Zua is a non-profit organization that uses emerging technologies in microfinance and insurance to disrupt the cycle of poverty. Individuals who depend on agriculture in developing countries are vulnerable to a wide range of climate-induced risks that impede socioeconomic development. Those risks posed by weather can not only trap entire communities in a cycle of poverty, but can also impede farmers from taking risks and investing in measures that could increase their productivity and improve their socioeconomic status. By providing affordable microinsurance to some of the world’s poorest, Zua hopes to equip farmers with the safety nets and tools they need to make life-improving investments in themselves and their families.
Zua was founded by two McGill students, Brenden McKinney and Meagan Prins, and was built on the knowledge they developed through their IDS, economic development, and finance classes. One of the sparks that led to the founding of Zua came from INTD lectures on gender in development and on the critiques of microfinance.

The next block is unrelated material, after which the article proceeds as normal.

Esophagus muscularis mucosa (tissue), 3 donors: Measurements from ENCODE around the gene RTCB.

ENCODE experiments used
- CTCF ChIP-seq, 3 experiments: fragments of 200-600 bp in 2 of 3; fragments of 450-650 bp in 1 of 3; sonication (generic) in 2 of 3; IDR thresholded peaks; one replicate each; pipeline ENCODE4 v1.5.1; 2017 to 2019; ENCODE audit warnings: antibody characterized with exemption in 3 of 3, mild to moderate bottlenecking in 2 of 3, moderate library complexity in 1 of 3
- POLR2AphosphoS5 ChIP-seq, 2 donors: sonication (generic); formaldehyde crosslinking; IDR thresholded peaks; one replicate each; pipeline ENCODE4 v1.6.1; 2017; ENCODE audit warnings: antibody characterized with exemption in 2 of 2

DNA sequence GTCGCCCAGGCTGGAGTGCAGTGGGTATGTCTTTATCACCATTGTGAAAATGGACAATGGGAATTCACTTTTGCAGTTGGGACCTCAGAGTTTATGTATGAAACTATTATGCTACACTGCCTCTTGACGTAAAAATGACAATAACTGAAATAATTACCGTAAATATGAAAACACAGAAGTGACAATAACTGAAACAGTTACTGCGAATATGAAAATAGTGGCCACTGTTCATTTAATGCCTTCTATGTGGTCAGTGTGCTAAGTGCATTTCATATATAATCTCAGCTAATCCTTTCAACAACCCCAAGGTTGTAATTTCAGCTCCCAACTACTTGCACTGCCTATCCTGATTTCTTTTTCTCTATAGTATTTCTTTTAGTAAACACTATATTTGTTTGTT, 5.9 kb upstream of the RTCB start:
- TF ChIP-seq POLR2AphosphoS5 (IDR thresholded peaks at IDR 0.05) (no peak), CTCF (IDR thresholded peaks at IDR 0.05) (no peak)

This year, Zua is launching two pilot projects in rural communities in Central Zambia, where it will provide indexed-based rainfall insurance to local farmers. Through the utilization of new technologies, peer-to-peer financing and donations, Zua is able to provide financial services at heavily subsidized prices, enabling the organization to target those most in-need of risk management solutions.
To learn more about Zua and their work, please visit their website.